Room Design Can Enhance Patient Care


 
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ROCHESTER, MI (ASRN.ORG)- The design of a consultation room can improve the quality of a visit to the physician's office. A collaborative research study developed by Nurture by Steelcase and Mayo Clinic, was conducted to understand the extent to which a consultation room designed to support present-day clinical encounters could affect the consultation between patients and clinicians. 

"This study supports the notion that the space in which people meet can influence how they work together," says Victor Montori, M.D., the lead researcher. He also says more studies in other health care systems are needed to confirm these findings.

"Helping to build a body of evidence that leads to better health care outcomes and experiences is foundational to our mission," says Joyce Bromberg, director of Workspace Futures Research— a company focused on space and environments and how products within those environments can make them more comfortable, efficient and conducive to the healing process. 

The Study 

The Space and Interaction Trial (SIT) consisted of 63 pairs of patients and doctors. The pairs were assigned by chance to either a conventional office or to an experimental one. The experimental office placed the patient and the clinician side by side facing the computer screen while seated at a semicircular desk. The researchers found that patient and clinician satisfaction with the conventional office was very high. In the experimental room, however, researchers determined that clinicians could share more information with patients while both viewed the computer screen. And, they noted, patients felt they had more and better access to information, including their own records, test results, images, and online patient education material. These findings are the result of a post-visit follow-up survey with the participants. Researcher Julka Almquist says, "This study provided an excellent opportunity to advance not only knowledge in the field of health environments, but it also demonstrated how this type of research can be conducted in an authentic clinical setting." The study took place during usual patient visits.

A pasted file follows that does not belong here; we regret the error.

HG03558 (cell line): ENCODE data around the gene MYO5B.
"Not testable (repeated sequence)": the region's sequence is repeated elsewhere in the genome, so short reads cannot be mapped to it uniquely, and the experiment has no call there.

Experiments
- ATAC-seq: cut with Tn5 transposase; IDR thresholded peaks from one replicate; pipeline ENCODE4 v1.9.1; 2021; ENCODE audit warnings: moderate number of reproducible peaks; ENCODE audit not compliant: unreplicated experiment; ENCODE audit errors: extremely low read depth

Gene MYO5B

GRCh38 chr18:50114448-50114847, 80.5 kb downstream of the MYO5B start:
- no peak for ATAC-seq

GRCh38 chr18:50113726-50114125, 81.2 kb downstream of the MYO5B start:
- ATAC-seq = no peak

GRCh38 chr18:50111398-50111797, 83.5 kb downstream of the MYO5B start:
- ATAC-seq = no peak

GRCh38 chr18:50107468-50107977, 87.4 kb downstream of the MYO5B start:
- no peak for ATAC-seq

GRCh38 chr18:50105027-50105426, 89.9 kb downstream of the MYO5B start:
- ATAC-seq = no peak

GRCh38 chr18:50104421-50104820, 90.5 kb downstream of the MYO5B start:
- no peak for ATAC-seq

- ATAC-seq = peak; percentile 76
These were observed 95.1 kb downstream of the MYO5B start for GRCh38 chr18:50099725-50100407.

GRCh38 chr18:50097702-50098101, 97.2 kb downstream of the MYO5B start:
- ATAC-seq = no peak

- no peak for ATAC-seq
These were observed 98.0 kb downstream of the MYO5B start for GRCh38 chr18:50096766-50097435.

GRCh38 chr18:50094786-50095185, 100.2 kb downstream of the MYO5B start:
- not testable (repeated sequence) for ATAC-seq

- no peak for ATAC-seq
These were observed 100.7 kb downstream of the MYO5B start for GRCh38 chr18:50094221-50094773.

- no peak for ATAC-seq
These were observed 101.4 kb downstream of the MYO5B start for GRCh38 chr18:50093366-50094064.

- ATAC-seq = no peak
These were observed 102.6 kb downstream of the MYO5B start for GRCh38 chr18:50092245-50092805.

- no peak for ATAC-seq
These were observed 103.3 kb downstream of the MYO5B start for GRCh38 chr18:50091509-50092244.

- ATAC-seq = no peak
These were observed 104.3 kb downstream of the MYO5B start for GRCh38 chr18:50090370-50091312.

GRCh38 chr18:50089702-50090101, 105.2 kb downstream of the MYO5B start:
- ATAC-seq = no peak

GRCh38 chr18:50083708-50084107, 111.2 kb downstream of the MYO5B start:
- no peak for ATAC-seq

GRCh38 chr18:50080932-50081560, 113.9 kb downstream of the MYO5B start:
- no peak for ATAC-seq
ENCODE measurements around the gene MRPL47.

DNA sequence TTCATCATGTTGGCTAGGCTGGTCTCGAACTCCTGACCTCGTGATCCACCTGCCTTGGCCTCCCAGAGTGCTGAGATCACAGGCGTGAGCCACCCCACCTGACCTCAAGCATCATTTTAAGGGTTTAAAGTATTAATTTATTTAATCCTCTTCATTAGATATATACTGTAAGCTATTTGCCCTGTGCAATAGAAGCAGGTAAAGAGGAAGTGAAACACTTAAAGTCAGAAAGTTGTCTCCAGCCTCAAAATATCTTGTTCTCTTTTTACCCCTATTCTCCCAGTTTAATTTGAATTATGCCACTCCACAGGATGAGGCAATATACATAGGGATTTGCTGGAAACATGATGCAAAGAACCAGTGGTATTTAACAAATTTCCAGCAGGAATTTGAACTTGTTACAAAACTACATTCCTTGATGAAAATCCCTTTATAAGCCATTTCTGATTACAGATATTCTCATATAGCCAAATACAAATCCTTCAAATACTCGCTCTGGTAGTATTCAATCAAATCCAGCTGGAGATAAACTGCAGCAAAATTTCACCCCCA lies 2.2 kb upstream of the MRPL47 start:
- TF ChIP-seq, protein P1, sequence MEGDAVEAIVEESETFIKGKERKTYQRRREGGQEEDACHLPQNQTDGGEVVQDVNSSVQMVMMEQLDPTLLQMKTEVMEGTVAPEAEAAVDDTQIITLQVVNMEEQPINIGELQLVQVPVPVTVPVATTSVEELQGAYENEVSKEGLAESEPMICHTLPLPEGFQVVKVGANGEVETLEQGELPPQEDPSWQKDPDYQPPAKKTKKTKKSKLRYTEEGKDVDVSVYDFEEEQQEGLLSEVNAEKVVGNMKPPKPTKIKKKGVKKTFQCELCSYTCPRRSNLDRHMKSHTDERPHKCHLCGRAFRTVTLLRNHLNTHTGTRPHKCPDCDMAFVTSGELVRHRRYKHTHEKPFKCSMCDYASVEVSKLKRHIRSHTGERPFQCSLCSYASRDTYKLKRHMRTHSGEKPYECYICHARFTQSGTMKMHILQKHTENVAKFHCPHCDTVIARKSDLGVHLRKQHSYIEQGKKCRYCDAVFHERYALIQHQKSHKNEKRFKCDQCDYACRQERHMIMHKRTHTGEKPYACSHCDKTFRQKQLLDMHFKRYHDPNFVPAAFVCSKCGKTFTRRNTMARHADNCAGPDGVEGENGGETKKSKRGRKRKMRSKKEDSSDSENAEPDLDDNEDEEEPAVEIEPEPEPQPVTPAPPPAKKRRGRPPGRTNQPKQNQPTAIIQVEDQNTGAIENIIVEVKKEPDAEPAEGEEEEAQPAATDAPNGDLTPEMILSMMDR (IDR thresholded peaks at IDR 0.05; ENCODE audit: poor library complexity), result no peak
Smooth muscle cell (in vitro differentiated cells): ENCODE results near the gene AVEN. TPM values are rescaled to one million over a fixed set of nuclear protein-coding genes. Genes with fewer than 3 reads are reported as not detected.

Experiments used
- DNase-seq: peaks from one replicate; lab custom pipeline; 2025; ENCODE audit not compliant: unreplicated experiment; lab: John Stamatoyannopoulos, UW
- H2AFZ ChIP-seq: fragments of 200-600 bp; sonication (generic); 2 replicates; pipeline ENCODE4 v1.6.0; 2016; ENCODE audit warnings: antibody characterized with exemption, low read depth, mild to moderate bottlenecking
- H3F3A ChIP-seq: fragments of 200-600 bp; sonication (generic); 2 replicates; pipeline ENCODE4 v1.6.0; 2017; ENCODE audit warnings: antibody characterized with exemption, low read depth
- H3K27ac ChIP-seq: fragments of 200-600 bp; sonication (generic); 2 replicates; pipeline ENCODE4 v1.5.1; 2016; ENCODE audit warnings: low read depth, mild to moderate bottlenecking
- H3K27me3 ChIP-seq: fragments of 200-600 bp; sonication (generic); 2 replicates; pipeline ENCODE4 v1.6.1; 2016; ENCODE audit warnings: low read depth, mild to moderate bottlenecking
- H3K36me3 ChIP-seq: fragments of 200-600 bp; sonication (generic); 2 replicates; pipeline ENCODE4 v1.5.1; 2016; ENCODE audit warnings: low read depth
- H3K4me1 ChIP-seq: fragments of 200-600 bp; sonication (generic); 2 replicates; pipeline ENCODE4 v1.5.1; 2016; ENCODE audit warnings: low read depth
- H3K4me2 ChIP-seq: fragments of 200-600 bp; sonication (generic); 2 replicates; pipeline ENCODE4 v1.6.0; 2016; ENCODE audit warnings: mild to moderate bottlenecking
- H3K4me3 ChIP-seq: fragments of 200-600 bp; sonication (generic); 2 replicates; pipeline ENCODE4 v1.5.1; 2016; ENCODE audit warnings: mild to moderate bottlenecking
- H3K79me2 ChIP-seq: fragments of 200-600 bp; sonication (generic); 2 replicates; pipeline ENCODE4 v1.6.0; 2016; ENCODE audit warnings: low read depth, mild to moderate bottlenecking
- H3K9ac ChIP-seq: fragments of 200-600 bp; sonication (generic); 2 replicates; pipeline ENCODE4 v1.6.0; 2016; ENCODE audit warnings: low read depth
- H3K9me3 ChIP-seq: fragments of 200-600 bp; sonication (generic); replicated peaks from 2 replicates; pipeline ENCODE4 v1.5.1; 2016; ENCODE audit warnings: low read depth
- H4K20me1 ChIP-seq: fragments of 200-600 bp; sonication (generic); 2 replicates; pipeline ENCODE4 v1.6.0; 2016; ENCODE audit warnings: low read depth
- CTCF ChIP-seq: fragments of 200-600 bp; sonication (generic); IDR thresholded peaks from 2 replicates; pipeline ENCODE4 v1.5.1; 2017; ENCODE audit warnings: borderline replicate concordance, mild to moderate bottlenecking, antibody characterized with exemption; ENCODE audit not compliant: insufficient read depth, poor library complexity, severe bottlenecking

Copyright 2009- American Society of Registered Nurses (ASRN.ORG)-All Rights Reserved  


 
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Articles in this issue:

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    Editor-in Chief:
    Kirsten Nicole

    Editorial Staff:
    Kirsten Nicole
    Stan Kenyon
    Robyn Bowman
    Kimberly McNabb
    Lisa Gordon
    Stephanie Robinson
     

    Contributors:
    Kirsten Nicole
    Stan Kenyon
    Liz Di Bernardo
    Cris Lobato
    Elisa Howard
    Susan Cramer

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